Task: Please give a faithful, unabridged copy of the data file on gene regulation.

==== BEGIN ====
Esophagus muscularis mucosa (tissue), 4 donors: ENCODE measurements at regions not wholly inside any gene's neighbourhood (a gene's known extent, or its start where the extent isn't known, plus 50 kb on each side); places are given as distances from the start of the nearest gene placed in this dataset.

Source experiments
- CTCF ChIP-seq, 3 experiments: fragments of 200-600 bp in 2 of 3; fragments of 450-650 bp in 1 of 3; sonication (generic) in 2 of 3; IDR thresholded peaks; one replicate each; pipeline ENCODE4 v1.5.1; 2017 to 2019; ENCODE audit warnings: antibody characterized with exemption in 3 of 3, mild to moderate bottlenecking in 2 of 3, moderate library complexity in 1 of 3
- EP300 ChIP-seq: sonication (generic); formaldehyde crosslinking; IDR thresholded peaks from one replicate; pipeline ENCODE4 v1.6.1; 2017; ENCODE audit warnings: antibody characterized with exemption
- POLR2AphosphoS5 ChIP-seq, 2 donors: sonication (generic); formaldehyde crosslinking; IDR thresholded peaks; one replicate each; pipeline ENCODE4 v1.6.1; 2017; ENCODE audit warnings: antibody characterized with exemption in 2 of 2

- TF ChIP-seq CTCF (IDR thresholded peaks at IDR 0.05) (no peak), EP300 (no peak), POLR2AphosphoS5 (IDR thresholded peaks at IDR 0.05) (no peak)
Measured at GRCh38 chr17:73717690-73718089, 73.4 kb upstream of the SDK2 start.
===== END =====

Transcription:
Esophagus muscularis mucosa (tissue), 4 donors: ENCODE measurements at regions not wholly inside any gene's neighbourhood (a gene's known extent, or its start where the extent isn't known, plus 50 kb on each side); places are given as distances from the start of the nearest gene placed in this dataset.

Source experiments
- CTCF ChIP-seq, 3 experiments: fragments of 200-600 bp in 2 of 3; fragments of 450-650 bp in 1 of 3; sonication (generic) in 2 of 3; IDR thresholded peaks; one replicate each; pipeline ENCODE4 v1.5.1; 2017 to 2019; ENCODE audit warnings: antibody characterized with exemption in 3 of 3, mild to moderate bottlenecking in 2 of 3, moderate library complexity in 1 of 3
- EP300 ChIP-seq: sonication (generic); formaldehyde crosslinking; IDR thresholded peaks from one replicate; pipeline ENCODE4 v1.6.1; 2017; ENCODE audit warnings: antibody characterized with exemption
- POLR2AphosphoS5 ChIP-seq, 2 donors: sonication (generic); formaldehyde crosslinking; IDR thresholded peaks; one replicate each; pipeline ENCODE4 v1.6.1; 2017; ENCODE audit warnings: antibody characterized with exemption in 2 of 2

- TF ChIP-seq CTCF (IDR thresholded peaks at IDR 0.05) (no peak), EP300 (no peak), POLR2AphosphoS5 (IDR thresholded peaks at IDR 0.05) (no peak)
Measured at GRCh38 chr17:73717690-73718089, 73.4 kb upstream of the SDK2 start.